Love is in the Air (and the Torah!)

by Arliene Botnick, July 30, 2020

It’s not February – therefore we can’t celebrate Valentine’s Day. And with all deference to Al Capps L’l Abner, most don’t even know about Sadie Hawkins Day, when, in Dog Patch, women would chase down terrified bachelors to “force” them into marriage. But it is still a time for love and romance, as Israel has, as one of its newest holidays, Tu B’Av – the 15th day of Av (coinciding this year with August 5). It is the holiday of love (Chag Ha Ahava) and a great day for weddings to take place in Israel. Mentioned in the Mishnah, Tu B’Av was a joyful holiday that marked the beginning of the grape harvest. Tradition tells us that on the 15th of Av, maidens dressed in white garments and danced in the vineyards. Today, this holiday – though having no formal rituals – has become the “high” after the three weeks of mourning that leads up to the commemoration of Tisha B’Av (the 9th of Av which is the date given to the destruction of both the 1st and 2nd temples).

Romance is in the air – joy and dancing, singing, flowers, and then some studying are what fills Tu B’Av.

And one’s thoughts can turn to our Torah and see where “love” is mentioned (excluding the main concept of love between God and the people of Israel).

Let’s begin with Adam and Eve – the first arranged marriage, God being the matchmaker. No mention of love. But there is a mention in Genesis 2(18) of God saying: “It is not good that man be alone; I will make him a helpmate.” Woman’s role was “to help,” but for Adam and Eve, perhaps her help in convincing him to eat the forbidden fruit wasn’t what was hoped for (or was it?).

Let’s skip ahead to Sarai (later to be called Sarah). No mention of love in this story. She was “taken” as a wife, dutifully followed Abram on this journey; she was barren, wanted a child, convinced Abram to take Hagar, the maidservant (Genesis 16-1) to have a son through her. Also, this doesn’t work out too well, when Sarah later convinces Abram to cast out Hagar and their son Ishmael. By the way, is it love that motivates Abraham to buy the cave of Machpelah in which to bury Sarah later in the story?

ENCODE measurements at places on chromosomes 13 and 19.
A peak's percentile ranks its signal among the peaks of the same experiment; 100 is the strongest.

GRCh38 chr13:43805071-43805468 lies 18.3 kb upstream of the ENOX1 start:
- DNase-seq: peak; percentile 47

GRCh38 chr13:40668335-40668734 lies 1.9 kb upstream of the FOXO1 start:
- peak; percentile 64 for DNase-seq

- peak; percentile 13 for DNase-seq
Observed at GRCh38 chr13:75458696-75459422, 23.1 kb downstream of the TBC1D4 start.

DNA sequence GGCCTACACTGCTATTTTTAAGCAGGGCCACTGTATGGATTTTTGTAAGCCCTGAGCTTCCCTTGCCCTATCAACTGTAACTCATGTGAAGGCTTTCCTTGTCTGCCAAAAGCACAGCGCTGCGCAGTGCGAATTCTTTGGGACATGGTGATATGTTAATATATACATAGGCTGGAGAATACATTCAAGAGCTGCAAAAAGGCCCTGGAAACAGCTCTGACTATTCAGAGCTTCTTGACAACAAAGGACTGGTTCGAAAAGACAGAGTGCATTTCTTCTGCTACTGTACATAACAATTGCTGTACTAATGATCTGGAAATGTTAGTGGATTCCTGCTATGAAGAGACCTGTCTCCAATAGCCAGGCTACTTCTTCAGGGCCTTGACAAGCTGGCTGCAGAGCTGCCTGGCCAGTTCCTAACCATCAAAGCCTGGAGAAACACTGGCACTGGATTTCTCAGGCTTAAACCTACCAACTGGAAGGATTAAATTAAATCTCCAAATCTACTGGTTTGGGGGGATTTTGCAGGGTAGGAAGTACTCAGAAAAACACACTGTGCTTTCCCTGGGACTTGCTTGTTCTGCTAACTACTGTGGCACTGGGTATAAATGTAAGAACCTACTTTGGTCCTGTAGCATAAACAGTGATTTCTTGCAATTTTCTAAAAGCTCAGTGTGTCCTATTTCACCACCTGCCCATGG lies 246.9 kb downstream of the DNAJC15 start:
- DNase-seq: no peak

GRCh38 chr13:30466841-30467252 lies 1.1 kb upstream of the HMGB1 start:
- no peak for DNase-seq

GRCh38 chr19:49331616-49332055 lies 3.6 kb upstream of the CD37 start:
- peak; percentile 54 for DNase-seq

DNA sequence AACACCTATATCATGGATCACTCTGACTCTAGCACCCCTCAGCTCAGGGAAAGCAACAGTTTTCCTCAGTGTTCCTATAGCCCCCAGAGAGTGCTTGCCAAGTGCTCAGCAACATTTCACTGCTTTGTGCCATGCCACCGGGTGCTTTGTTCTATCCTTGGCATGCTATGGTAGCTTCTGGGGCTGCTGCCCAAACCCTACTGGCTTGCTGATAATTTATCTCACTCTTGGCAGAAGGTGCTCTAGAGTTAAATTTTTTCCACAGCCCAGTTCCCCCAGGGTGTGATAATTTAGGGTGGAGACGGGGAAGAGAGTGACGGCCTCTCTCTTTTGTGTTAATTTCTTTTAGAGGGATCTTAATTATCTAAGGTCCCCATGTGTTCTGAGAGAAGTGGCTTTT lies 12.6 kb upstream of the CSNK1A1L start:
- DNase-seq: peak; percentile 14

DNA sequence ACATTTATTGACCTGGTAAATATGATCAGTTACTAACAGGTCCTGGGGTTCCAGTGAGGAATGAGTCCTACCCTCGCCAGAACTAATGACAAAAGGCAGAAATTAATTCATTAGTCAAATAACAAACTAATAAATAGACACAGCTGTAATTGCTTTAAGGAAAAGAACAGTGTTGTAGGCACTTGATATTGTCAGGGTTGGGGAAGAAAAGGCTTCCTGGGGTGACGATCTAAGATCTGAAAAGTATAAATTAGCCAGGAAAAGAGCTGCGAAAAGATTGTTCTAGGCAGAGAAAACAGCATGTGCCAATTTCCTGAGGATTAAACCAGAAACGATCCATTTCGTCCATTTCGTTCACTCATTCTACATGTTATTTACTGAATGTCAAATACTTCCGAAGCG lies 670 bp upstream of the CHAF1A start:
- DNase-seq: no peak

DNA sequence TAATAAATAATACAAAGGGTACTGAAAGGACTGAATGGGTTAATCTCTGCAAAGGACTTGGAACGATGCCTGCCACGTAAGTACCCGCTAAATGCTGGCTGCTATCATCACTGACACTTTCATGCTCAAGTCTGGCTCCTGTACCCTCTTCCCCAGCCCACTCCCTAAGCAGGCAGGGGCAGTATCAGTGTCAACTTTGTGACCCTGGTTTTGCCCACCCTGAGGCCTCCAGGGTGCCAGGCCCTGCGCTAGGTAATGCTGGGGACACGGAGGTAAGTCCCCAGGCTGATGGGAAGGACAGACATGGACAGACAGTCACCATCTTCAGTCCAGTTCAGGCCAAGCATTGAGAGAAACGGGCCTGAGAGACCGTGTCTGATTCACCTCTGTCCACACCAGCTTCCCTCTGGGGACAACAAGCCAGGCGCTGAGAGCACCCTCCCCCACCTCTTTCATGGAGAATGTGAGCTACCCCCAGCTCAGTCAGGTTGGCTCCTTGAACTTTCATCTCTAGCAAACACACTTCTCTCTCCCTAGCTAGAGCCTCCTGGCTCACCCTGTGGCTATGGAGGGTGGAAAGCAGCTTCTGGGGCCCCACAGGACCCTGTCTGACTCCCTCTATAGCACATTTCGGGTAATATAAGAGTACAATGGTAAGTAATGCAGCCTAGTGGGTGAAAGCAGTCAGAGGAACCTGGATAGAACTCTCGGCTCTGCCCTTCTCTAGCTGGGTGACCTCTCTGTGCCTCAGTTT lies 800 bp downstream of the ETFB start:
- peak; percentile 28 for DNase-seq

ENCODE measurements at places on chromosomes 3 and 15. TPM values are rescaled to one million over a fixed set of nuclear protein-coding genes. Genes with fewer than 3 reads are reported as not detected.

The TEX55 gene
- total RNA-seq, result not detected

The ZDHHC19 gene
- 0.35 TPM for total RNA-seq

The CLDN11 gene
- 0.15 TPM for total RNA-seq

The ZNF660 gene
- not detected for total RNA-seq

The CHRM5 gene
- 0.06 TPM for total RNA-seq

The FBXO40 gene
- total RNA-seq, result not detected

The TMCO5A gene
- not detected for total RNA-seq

Next, we have the story of Isaac and Rebekah. She is put to the “feeding water to the camels” test by Eliezar (servant of Abraham). The right woman for Isaac must be kind, generous, caring, and hospitable. When Isaac meets Rebekah, it is written: Genesis 24(67) And Isaac brought her into the tent of his mother Sarah; he took Rebekah, and she became his wife and he “loved her.” Notice the order of the events – “took her,” “became his wife,” and “he loved her.” Loving is the third stage of the romance. This reminds me of the love song in Fiddler on the Roof where Tevye asks Golde if she loves him and she responds, something to the effect that for 25 years, she’s taken care of him, washed his clothes, given him children. If that’s not love, what is? Maybe love doesn’t precede marriage, maybe it develops after marriage.

We could continue with the saga of Jacob who worked for 14 years for the woman he really wanted to marry (Rachel), but along the way, partnered with her sister first (Leah), as well as two maidservants.

Love in our texts is very confusing and complicated, just as in real life. May I encourage you, therefore, to join a discussion about love on Zoom with our sister Israeli congregation (Darchei Noam) – 1:00 p.m. August 4 (call the office for the Zoom link). You will listen to some beautiful romantic music, hear some great love poems, and have a chance to add to the conversation and answer the burning question “What is love?”

Keep healthy!

Filed under: Educator's Message

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